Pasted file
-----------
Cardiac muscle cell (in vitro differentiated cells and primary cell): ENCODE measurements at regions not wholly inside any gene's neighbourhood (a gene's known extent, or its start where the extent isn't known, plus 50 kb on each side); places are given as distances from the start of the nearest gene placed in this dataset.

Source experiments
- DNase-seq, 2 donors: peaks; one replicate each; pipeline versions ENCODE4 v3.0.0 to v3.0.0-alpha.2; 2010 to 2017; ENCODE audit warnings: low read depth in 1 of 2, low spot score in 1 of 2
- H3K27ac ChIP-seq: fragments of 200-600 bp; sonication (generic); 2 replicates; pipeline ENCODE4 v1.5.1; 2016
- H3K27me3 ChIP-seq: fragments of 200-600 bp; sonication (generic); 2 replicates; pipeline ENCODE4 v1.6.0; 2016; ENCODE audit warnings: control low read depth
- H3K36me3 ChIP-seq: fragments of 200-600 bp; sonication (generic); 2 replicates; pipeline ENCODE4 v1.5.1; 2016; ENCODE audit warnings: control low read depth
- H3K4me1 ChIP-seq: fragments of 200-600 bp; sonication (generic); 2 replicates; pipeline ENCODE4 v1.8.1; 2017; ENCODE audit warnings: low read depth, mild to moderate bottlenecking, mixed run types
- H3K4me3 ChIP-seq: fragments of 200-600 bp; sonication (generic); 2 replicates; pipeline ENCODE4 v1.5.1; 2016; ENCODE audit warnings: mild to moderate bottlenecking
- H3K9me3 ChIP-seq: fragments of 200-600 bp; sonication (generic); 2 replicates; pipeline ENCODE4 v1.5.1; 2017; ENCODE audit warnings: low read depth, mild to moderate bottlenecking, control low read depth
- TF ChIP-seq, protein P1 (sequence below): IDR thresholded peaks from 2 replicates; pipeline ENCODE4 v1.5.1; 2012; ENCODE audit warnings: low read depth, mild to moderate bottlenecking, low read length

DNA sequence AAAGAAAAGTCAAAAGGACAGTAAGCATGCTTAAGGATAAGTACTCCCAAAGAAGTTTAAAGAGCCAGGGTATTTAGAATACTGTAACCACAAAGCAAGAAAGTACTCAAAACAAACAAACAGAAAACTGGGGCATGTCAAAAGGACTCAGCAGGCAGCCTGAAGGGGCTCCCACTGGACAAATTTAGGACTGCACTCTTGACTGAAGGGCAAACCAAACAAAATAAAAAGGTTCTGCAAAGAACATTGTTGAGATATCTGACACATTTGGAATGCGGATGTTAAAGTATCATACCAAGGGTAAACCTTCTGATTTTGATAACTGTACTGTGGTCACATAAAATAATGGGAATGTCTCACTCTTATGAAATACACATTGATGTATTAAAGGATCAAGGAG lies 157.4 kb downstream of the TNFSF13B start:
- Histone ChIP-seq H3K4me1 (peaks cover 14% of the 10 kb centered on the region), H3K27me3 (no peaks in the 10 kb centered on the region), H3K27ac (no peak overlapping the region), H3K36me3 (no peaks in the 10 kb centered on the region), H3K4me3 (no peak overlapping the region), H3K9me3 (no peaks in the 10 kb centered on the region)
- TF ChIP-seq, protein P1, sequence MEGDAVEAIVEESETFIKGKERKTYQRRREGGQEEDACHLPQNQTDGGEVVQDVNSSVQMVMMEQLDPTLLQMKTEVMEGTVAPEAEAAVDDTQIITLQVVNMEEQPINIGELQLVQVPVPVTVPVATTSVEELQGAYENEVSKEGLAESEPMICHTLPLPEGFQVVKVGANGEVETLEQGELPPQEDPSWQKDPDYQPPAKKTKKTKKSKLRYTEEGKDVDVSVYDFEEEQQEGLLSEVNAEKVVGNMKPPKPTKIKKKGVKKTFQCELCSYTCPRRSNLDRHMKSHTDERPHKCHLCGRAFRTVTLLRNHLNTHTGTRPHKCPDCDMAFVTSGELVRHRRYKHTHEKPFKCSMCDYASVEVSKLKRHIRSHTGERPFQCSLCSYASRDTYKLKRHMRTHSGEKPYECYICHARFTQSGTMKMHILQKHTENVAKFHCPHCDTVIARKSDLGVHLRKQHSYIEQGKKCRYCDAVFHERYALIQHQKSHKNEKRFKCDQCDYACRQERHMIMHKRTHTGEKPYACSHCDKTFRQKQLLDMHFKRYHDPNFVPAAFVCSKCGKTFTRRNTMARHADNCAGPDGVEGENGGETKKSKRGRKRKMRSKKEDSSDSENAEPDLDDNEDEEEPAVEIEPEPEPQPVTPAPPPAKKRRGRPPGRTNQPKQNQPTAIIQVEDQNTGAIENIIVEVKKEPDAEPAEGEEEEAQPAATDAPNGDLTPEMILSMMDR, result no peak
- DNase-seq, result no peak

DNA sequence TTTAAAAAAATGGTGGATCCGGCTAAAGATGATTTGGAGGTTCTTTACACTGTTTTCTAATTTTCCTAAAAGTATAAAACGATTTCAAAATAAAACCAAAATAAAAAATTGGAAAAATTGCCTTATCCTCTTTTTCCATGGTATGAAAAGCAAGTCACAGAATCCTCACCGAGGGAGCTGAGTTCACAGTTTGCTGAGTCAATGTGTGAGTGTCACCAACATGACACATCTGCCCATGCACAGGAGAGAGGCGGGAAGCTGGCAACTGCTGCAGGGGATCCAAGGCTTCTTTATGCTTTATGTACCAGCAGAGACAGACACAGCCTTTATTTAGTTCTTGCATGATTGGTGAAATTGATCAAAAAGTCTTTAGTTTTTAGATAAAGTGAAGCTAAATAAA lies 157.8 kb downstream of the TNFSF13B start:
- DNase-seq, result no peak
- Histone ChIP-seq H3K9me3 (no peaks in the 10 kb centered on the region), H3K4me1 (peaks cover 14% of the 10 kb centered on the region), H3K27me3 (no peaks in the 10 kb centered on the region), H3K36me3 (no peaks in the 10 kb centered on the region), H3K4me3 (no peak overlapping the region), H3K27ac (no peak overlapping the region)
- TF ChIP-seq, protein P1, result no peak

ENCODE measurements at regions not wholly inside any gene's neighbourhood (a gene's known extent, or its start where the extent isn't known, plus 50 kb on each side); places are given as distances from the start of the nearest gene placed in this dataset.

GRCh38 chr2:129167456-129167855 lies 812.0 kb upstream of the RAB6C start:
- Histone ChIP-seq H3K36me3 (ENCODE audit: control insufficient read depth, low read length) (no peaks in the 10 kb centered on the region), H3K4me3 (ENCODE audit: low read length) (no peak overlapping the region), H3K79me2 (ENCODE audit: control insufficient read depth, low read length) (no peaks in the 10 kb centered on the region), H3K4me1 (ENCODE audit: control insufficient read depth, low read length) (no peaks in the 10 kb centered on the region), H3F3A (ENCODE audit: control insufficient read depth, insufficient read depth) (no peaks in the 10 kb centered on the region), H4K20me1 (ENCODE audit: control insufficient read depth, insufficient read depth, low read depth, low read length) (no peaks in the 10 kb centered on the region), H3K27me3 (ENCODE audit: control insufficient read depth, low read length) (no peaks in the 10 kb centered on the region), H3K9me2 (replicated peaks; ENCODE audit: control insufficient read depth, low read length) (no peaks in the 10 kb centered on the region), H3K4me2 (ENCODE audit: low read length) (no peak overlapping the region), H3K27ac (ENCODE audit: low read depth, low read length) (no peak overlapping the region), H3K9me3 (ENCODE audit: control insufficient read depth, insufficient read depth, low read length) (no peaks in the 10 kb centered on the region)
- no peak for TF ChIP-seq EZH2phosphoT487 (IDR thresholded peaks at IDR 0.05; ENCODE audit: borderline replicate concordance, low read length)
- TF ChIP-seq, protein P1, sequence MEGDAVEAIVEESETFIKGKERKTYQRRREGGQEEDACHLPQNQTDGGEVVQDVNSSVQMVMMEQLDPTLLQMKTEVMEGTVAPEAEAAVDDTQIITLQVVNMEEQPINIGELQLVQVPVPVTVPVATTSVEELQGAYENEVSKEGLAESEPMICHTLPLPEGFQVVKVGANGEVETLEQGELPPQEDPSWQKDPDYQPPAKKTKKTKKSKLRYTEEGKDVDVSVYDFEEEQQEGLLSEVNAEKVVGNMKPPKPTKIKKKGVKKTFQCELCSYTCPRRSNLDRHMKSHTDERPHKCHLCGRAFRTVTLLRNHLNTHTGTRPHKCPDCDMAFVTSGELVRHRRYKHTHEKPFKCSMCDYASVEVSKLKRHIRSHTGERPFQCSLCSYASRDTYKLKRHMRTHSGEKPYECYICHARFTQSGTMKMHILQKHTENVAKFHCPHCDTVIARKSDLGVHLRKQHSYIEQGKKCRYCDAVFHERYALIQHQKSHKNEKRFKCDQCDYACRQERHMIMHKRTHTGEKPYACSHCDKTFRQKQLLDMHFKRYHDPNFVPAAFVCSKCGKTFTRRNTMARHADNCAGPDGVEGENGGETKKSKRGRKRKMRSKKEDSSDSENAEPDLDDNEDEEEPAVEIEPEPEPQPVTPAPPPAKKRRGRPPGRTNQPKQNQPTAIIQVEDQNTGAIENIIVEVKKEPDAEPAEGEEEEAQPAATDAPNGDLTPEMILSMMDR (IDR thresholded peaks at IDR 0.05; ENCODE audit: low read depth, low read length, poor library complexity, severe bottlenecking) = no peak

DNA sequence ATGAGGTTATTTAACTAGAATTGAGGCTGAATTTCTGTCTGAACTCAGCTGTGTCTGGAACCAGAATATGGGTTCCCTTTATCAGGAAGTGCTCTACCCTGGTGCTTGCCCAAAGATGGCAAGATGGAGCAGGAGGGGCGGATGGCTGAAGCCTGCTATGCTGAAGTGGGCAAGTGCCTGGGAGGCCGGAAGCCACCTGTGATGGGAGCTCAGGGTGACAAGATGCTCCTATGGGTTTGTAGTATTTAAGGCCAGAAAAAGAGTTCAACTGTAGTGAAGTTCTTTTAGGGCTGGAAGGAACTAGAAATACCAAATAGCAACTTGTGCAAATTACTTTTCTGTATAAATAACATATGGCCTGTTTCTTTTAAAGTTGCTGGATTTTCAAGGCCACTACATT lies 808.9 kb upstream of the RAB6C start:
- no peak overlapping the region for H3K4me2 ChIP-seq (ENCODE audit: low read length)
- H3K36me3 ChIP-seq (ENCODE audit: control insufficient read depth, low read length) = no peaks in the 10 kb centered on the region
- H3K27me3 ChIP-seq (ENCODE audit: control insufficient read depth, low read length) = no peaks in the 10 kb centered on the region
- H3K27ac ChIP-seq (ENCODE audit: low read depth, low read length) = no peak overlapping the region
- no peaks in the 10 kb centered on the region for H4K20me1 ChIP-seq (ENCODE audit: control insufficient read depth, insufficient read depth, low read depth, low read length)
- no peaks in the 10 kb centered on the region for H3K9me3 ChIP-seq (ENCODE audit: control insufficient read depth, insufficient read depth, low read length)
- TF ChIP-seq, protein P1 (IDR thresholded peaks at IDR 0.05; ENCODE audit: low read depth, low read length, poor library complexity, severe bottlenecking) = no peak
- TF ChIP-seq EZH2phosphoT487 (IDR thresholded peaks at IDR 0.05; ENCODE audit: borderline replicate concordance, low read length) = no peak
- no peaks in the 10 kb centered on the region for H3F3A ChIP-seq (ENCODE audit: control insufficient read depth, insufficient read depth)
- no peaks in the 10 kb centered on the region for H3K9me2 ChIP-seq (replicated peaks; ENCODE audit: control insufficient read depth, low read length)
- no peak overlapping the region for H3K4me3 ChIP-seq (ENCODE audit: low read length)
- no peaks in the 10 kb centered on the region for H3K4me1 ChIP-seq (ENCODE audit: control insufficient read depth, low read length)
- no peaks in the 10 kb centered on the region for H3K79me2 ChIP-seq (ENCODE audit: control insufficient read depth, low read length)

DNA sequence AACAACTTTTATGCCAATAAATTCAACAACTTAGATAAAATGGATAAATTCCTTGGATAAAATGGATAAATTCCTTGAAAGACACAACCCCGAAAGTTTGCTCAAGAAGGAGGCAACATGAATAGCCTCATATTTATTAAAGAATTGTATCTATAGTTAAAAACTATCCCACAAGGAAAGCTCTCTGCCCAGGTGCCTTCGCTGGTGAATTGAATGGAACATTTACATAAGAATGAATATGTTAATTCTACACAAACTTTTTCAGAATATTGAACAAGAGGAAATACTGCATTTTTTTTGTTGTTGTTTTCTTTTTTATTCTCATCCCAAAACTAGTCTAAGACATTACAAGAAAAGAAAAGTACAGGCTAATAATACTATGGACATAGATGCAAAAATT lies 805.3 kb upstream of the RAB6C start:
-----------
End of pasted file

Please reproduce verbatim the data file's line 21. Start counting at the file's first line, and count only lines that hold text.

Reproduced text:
- Histone ChIP-seq H3K36me3 (ENCODE audit: control insufficient read depth, low read length) (no peaks in the 10 kb centered on the region), H3K4me3 (ENCODE audit: low read length) (no peak overlapping the region), H3K79me2 (ENCODE audit: control insufficient read depth, low read length) (no peaks in the 10 kb centered on the region), H3K4me1 (ENCODE audit: control insufficient read depth, low read length) (no peaks in the 10 kb centered on the region), H3F3A (ENCODE audit: control insufficient read depth, insufficient read depth) (no peaks in the 10 kb centered on the region), H4K20me1 (ENCODE audit: control insufficient read depth, insufficient read depth, low read depth, low read length) (no peaks in the 10 kb centered on the region), H3K27me3 (ENCODE audit: control insufficient read depth, low read length) (no peaks in the 10 kb centered on the region), H3K9me2 (replicated peaks; ENCODE audit: control insufficient read depth, low read length) (no peaks in the 10 kb centered on the region), H3K4me2 (ENCODE audit: low read length) (no peak overlapping the region), H3K27ac (ENCODE audit: low read depth, low read length) (no peak overlapping the region), H3K9me3 (ENCODE audit: control insufficient read depth, insufficient read depth, low read length) (no peaks in the 10 kb centered on the region)